The agriculture roots of Winters

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As a community known for its produce, it’s no surprise that Winters’ agricultural roots stretch beyond its founding in 1875. Nestled beneath the gap of the Vaca Mountains range, as the town grew — so too did its bustling agriculture industry.

In a wine/history tour at the Berryessa Gap winery off of Highway 128, guide and brand ambassador Woody Fridae broke down the details of how the Winters community came to be. He detailed how the Native Americans who lived in the area prospered from a rich diversity of plant and wildlife and then talked about how William Wolfskill came west in the 1800’s from Kentucky.

“He moved west and eventually made it to Santa Fe where he met and married a Spanish woman. It was a Spanish territory at the time, so he spoke Spanish and continued west and ended up in Rancho Los Angeles where he helped develop the citrus industry in that area,” said Fridae. “He started growing grapes and was selling about 45,000 gallons of wine every year. He was the biggest wine producer in California in the early 1800’s.”

Meanwhile, Wolfskill’s brother John heard about a place in northern California where there was more water. Although he’d helped his brother immensely, John knew he wanted to start his own ranch. He moved up north past the bay area and petitioned General Mariano Guadalupe Vallejo for a land grant. However, it was all still Spanish territory and Vallejo refused.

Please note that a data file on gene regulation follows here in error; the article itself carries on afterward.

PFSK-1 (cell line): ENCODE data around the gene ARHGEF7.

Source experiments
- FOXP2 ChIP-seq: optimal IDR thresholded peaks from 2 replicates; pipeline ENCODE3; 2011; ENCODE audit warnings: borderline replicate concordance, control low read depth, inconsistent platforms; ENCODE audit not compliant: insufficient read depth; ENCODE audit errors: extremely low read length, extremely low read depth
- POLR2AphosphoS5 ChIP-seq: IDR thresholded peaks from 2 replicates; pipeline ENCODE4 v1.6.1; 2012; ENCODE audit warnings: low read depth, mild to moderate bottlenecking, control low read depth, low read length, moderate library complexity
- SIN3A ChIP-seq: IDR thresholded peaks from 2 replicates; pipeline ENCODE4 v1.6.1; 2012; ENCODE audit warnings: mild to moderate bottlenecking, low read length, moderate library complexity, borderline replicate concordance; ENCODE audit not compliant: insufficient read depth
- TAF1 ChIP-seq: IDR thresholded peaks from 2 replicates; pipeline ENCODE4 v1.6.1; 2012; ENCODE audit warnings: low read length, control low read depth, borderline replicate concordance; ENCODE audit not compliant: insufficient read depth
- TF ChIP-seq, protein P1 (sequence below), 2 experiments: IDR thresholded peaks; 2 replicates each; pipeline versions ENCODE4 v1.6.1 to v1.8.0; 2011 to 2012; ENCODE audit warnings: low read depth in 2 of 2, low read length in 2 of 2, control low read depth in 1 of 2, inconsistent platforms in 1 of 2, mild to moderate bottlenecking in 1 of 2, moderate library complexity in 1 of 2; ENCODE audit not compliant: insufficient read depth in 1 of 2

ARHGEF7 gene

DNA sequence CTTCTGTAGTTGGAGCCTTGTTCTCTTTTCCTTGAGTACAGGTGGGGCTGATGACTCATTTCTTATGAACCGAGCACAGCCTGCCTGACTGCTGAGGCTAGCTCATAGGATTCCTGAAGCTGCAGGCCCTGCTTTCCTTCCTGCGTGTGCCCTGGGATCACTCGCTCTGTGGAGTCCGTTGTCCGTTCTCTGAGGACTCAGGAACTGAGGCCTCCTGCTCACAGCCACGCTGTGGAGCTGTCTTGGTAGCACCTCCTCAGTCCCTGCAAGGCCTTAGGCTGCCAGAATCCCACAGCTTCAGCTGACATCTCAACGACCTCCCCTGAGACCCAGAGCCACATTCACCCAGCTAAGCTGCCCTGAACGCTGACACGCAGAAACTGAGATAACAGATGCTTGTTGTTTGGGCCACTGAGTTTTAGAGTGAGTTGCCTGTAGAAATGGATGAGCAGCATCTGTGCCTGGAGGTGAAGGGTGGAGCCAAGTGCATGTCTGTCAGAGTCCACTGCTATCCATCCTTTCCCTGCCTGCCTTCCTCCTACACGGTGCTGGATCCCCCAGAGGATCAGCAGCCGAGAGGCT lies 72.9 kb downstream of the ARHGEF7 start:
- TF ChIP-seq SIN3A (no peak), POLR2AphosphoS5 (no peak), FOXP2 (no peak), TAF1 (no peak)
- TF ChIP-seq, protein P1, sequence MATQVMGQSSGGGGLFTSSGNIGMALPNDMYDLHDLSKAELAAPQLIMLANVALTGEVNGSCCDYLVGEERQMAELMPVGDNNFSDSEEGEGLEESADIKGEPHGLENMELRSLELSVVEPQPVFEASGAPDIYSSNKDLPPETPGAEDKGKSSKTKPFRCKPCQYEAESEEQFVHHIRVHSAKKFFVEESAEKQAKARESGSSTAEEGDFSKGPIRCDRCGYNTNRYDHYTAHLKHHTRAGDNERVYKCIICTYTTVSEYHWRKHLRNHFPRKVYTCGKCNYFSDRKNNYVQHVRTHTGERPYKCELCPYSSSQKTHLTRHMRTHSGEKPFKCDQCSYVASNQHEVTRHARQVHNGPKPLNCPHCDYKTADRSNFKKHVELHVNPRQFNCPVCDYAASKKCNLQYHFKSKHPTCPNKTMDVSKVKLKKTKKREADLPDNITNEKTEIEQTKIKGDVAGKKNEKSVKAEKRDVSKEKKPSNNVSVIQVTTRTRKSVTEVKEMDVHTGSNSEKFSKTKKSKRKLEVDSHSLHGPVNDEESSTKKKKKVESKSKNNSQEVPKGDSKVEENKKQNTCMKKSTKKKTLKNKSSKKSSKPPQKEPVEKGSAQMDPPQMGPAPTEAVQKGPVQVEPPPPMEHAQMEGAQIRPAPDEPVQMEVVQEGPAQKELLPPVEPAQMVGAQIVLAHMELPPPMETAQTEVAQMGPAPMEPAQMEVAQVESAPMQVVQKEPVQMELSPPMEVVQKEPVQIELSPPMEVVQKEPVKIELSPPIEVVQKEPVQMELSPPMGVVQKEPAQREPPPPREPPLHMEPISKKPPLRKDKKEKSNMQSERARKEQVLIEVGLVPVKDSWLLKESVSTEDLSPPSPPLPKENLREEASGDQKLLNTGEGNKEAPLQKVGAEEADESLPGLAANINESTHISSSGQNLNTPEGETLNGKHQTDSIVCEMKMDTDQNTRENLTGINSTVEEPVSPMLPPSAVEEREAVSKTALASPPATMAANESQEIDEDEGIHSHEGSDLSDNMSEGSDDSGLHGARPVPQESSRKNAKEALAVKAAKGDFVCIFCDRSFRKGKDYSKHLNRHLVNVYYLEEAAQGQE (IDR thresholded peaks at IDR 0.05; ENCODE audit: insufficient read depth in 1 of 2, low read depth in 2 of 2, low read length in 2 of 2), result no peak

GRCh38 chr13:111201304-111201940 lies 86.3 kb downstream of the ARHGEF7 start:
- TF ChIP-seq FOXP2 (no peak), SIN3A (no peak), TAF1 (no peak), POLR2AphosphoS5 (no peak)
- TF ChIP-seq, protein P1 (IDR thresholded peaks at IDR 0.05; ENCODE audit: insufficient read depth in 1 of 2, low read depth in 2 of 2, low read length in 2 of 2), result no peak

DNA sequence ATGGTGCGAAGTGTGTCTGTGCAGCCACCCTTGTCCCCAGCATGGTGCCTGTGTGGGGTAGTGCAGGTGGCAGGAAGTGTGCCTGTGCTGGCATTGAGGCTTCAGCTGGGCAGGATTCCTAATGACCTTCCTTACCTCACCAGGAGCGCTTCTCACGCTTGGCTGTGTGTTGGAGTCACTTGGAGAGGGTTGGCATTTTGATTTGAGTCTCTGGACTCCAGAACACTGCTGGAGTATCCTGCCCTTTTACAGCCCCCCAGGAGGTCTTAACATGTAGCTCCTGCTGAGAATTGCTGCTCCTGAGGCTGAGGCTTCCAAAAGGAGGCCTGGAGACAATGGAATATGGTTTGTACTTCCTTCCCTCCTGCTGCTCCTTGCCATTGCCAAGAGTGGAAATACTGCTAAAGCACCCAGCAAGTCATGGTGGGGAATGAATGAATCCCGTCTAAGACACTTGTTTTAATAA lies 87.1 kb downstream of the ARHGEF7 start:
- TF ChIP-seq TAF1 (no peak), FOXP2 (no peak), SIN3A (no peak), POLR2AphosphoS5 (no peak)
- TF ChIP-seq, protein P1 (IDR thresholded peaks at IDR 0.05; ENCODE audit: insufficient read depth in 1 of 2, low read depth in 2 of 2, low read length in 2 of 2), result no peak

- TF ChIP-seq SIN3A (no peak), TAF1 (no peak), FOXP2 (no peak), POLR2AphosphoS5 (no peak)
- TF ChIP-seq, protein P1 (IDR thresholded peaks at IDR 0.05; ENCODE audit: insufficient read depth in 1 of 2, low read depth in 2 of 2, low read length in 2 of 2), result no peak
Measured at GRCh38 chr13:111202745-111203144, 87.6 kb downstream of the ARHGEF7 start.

Undeterred, John sent a letter to his big brother for help. William rode on horseback up north, petitioned for the land grant and Vallejo obliged. Later, William was able to transfer the deed to John who became one of the first growers of wine grapes in northern California.

“Then came along a guy named Theodore Winters. He had made his money in the gold rush by running a stagecoach from Sacramento to Reno and Carson City and taking miners up and hauling supplies. It was called the Winters Express,” Fridae explained. “Winters’ real passion was racehorses, though. So, he bought 2,000 acres from John Woflskill to raise his horses. Then, in 1869, the Transcontinental Railroad was completed and a guy named Anders Stevenson wanted to build a spur on that railroad to the area (not yet named Winters).”

Stevenson wanted to connect the railroad because the area was teeming with produce that ripened up to two weeks earlier than anywhere else and the fact that there was no other way to transport all of it in bulk. Stevenson offered to buy the land from Winters who only agreed after Stevenson promised to name the town he was going to build in the area after him.

“Winters’ homestead was on Race Course Lane, but he never actually lived in Winters. After he sold the land, he took his racehorses and went up to live in Carson City,” said Fridae. “The train trestle was established the year the town got started in 1875. It got washed out, I think, three times until they built the big, steal train trestle we have now which was built in 1906. This was a reason for people to live in this area.”

Fridae also talked about how the agriculture in Winters was bolstered by people from around the world. Families from Mexico, Japan and Spain were all integral to not only the agricultural success of Winters, but the town history as well.

Fast forward to 2022, and the fruits of Winters’ forefathers’ labor can be seen with many successful farms, vineyards, orchards and ranches. Although the train that brought the town to life no longer comes through, the railroad tracks, Putah Creek and the Berryessa Gap are prevalent reminders of the strong agricultural roots Winters grew from.

Learn more about the history of Winters by reserving a spot with the Berryessa Gap wine/history tour or by visiting the Winters Museum.

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